<–Question of the Week: 7/17/16          Question of the Week: 7/31/16–>

The Question of the Week is posted every Sunday and will consist of a question followed by my answer and explanation to the same.  Some questions will only require a simple answer that could potentially be followed by an explanation.  Many questions will be writer oriented, but not all.  Everyone is encouraged to answer in the comments and discussions/follow up questions are more than welcome!

What’s your favorite movie genre?

This is a question I don’t really have an answer for since my favorite movies are across multiple genres.  I love a good story, and good stories are not genre bound.

It would probably be easier to give some of my favorite movies and see what genres they encompass.  For many years I considered Constantine my favorite movie.


It’s still up there, but I have so many favorites that I can’t just considering one movie the One (…just realized this is hilarious because of Keanu Reeves).  I of course love Advent Children as a side effect of loving/being obsessed with Final Fantasy VII,

Advent Children

and many other animated movies have my heart.  Pixar’s Ratatouille I can claim as a favorite: my favorite Pixar movie,


and I’m a bit torn between which (just) Disney movie I love more: Frozen or Big Hero 6.

Frozen & BH6 Collage

I still think I lean slightly towards Frozen because sisterly power and female representation, but they both made me cry.

Then there are the Marvel movies (which is also Disney let’s not forget lol).  I love all of the Phase One films, though oddly Thor is probably my least favorite.  It’s not a bad movie, but I prefer Thor: The Dark World, and of course I love Avengers for various reasons.

Various reasons

Though, like Big Hero 6 and Frozen, I don’t know if I could decide between it and Guardians of the Galaxy. 

Guardians of the Galaxy

Avengers has the indisputable Big Damn Hero’s, but Guardians (which I’ve reviewed) speaks to universal and ubiquitous pain no matter where you might be in the universe.

So looking at this list, I’d say I like dramas with sci-fi and/or fantasy elements.

What’s your favorite movie genre?  Is it more of a mixed bag like mine or you can definite pinpoint one specifically?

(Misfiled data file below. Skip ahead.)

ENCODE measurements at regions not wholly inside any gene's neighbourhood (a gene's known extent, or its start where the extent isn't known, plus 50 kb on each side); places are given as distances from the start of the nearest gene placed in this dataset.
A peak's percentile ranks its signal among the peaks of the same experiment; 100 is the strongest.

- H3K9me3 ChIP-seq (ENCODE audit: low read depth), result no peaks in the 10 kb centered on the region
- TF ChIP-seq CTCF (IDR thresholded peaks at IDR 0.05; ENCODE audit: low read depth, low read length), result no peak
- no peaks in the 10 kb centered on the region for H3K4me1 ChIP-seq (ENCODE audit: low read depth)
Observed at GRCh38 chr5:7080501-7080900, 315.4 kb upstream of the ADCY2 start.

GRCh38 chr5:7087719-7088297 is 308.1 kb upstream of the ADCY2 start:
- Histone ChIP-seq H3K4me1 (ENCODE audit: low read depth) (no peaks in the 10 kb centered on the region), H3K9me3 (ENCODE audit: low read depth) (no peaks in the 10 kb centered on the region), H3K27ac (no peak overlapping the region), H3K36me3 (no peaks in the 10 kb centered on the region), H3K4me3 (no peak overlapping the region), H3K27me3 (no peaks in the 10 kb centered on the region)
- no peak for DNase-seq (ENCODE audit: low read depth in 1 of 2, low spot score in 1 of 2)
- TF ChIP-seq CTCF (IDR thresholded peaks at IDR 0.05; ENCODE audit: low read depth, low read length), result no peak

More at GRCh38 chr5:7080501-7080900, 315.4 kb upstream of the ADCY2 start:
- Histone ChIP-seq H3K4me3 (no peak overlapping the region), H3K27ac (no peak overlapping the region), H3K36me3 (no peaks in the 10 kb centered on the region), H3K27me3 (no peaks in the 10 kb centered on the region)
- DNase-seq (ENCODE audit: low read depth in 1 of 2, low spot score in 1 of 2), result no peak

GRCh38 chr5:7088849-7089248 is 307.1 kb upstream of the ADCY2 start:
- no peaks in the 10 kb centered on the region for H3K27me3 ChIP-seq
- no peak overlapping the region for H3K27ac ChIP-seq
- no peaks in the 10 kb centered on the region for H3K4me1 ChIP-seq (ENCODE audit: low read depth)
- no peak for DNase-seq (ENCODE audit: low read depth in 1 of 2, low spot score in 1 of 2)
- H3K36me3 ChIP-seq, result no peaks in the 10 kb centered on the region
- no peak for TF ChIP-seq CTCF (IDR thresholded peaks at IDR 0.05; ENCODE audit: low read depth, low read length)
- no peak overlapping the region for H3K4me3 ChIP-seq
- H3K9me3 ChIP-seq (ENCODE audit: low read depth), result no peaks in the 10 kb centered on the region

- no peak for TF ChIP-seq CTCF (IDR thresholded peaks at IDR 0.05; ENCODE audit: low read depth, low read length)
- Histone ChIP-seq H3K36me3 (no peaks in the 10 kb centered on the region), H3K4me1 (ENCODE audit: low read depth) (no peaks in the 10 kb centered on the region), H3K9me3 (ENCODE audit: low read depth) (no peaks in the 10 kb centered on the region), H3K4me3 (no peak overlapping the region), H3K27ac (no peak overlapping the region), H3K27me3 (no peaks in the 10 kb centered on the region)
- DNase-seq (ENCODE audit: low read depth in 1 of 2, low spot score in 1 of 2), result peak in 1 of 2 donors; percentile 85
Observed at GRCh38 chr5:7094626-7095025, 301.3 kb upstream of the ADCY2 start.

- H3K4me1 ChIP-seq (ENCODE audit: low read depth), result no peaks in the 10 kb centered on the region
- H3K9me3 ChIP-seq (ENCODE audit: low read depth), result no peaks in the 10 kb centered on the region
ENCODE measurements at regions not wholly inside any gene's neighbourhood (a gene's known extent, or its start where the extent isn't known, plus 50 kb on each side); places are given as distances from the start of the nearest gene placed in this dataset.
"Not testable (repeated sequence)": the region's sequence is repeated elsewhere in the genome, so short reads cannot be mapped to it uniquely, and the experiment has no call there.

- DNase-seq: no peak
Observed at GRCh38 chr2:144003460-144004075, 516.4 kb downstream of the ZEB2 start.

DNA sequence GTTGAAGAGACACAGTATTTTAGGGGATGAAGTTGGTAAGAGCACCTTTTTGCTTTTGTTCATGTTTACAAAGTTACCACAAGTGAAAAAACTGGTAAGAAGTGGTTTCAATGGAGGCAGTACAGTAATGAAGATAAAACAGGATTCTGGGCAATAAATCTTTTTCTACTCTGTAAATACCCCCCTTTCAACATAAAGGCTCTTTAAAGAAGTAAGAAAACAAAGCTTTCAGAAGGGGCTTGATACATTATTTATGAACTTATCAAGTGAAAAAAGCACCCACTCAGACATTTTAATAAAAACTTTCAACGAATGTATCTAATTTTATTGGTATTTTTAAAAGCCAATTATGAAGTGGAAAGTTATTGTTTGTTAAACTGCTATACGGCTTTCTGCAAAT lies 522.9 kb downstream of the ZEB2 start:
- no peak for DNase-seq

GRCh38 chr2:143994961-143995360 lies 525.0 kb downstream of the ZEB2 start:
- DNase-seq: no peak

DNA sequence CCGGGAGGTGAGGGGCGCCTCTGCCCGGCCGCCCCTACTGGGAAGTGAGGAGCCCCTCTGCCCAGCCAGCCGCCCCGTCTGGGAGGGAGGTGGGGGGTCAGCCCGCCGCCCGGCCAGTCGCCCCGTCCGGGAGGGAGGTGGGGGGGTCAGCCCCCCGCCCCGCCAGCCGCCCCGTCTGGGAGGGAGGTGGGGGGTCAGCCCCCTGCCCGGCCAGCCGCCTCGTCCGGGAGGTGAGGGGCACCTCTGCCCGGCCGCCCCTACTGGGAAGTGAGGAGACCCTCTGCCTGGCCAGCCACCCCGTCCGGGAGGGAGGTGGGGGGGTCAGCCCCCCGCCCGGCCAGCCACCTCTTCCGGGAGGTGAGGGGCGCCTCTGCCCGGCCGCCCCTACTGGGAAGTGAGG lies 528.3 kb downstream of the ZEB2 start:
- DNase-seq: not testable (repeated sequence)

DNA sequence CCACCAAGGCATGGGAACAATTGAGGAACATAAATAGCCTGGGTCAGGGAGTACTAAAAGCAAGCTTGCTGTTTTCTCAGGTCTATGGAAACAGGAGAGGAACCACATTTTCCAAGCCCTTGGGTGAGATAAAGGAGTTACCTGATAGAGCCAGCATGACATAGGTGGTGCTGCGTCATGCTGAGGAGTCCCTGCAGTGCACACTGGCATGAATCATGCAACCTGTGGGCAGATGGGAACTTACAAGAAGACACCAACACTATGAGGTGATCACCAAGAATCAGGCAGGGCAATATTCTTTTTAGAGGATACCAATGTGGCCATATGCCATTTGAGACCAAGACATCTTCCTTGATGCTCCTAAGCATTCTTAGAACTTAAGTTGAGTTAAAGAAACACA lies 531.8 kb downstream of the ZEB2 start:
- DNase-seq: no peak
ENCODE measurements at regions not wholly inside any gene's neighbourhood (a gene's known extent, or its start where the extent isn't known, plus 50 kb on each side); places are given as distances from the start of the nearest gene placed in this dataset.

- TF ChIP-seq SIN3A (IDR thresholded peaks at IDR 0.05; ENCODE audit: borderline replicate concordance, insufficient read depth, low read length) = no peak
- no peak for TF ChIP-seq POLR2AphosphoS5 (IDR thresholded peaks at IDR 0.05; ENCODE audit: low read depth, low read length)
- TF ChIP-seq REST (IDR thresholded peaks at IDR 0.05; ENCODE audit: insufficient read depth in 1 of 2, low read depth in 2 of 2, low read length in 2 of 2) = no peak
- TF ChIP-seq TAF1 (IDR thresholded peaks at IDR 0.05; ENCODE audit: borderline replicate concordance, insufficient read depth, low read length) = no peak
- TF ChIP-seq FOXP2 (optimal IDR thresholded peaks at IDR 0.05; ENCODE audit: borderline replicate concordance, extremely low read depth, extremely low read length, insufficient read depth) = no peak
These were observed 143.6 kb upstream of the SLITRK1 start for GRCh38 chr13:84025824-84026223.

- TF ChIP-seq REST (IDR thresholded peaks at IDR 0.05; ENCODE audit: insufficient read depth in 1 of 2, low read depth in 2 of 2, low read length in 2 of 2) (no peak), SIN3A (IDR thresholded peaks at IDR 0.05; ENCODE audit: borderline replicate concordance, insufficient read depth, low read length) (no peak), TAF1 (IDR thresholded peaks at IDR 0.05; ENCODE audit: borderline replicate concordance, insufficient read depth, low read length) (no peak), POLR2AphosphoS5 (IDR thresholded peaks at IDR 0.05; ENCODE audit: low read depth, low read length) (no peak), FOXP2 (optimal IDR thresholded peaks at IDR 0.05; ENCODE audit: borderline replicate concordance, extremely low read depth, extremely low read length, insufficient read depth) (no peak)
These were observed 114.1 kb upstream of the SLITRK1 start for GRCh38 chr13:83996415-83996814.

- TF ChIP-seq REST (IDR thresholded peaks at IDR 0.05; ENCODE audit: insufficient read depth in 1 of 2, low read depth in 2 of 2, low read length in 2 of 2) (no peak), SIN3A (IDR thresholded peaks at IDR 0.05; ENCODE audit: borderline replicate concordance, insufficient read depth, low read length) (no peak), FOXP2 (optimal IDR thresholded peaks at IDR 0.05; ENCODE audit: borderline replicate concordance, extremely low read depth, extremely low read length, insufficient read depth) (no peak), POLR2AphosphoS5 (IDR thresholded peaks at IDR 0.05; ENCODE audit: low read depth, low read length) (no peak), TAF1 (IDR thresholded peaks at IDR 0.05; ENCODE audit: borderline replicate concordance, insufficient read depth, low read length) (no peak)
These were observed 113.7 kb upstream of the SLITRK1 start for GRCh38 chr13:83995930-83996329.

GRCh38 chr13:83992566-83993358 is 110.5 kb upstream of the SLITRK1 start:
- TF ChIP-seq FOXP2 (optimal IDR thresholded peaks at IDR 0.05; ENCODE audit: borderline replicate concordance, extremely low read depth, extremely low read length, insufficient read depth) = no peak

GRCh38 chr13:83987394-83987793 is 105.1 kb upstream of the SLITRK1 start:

I look forward to your answers in the comments!

<–Question of the Week: 7/17/16          Question of the Week: 7/31/16–>


The Liebster Award #1

Liebster AwardA thousand thank yous to the Well-Red Mage on their titular blog for nominating me for the Liebster Award!  I only recently started following them (how could I not with a name that not only pays homage to my favorite series, but also shoehorns in a clever pun/turn of phrase?), but our love our old school games is eternal.  I’ve met so many wonderful people in my year or so of blogging who focus on a variety of things, and I love perusing award posts even if I, myself, am not a recipient, as it still gives me the chance to scout out like minded folk.  Regardless, the Liebster Award is a great networking tool and a wonderful way to support other bloggers.  It works as follows:

  1. Thank the person who nominated you (see above) and answer their 11 questions.
  2. Nominate 11 other people and give them 11 questions to answer.

Here are the questions I was nominated to answer.  I have to tell you when I saw some of them, I squeed with joy, because not only would the answers be easy, but many also would allow me to gush about my favorite obsessions.  So without further ado!

1.DC or Marvel – This particular question is very important from what I’ve been told.  Hm, okay, well my second favorite villain is Loki as portrayed by my beloved Tom Hiddleston,

Attempts to breathe. Fails.

which pretty much makes me a Marvel girl, but while I do believe that Marvel has the monopoly on the movies, I’ve heard nothing but good things about DC’s shows.  Now since I haven’t read the comics, I have only the visual media to go off of.  There are number of DC shows on my to-watch list including, but not limited to The Flash, Supergirl, and Daredevil.  I have seen quite a bit of Agents of S.H.I.E.L.D. and had some issues with it.  So long answer shorter, I’m more of a Marvel fan, but I don’t detest DC.  It’s kind of how I like both Algebra and Geometry, but I like Algebra a bit more since I’ve done more with it.

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Question of the Week: 2/28/16

<–Question of the Week: 2/21/16          Question of the Week: 3/6/16–>

The Question of the Week is posted every Sunday and will consist of a question followed by my answer and explanation to the same.  Some questions will only require a simple answer that could potentially be followed by an explanation.  Many questions will be writer oriented, but not all.  Everyone is encouraged to answer in the comments and discussions/follow up questions are more than welcome!

What’s your favorite animated Disney movie?

This is the first question I don’t have a direct and definitive answer to.  I’ve been chatting with the lovely writer of The Ink Garden, and among other things the topic turned to Disney movies.  After considering this in our last correspondence, I realized I had my QOTW 🙂